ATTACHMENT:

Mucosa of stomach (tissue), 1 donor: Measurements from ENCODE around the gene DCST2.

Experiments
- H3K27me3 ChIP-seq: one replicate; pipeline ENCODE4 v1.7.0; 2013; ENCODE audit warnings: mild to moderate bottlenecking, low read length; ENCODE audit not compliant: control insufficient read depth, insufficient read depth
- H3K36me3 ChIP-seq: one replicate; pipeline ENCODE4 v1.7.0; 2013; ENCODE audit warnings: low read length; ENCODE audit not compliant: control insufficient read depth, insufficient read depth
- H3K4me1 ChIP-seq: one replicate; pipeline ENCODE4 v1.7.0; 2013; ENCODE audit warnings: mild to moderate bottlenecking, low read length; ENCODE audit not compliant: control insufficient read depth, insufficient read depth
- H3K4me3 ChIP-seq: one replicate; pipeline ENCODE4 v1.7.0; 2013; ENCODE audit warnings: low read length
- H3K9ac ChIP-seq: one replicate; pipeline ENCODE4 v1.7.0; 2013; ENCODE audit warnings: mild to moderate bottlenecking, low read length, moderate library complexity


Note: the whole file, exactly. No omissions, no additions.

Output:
Mucosa of stomach (tissue), 1 donor: Measurements from ENCODE around the gene DCST2.

Experiments
- H3K27me3 ChIP-seq: one replicate; pipeline ENCODE4 v1.7.0; 2013; ENCODE audit warnings: mild to moderate bottlenecking, low read length; ENCODE audit not compliant: control insufficient read depth, insufficient read depth
- H3K36me3 ChIP-seq: one replicate; pipeline ENCODE4 v1.7.0; 2013; ENCODE audit warnings: low read length; ENCODE audit not compliant: control insufficient read depth, insufficient read depth
- H3K4me1 ChIP-seq: one replicate; pipeline ENCODE4 v1.7.0; 2013; ENCODE audit warnings: mild to moderate bottlenecking, low read length; ENCODE audit not compliant: control insufficient read depth, insufficient read depth
- H3K4me3 ChIP-seq: one replicate; pipeline ENCODE4 v1.7.0; 2013; ENCODE audit warnings: low read length
- H3K9ac ChIP-seq: one replicate; pipeline ENCODE4 v1.7.0; 2013; ENCODE audit warnings: mild to moderate bottlenecking, low read length, moderate library complexity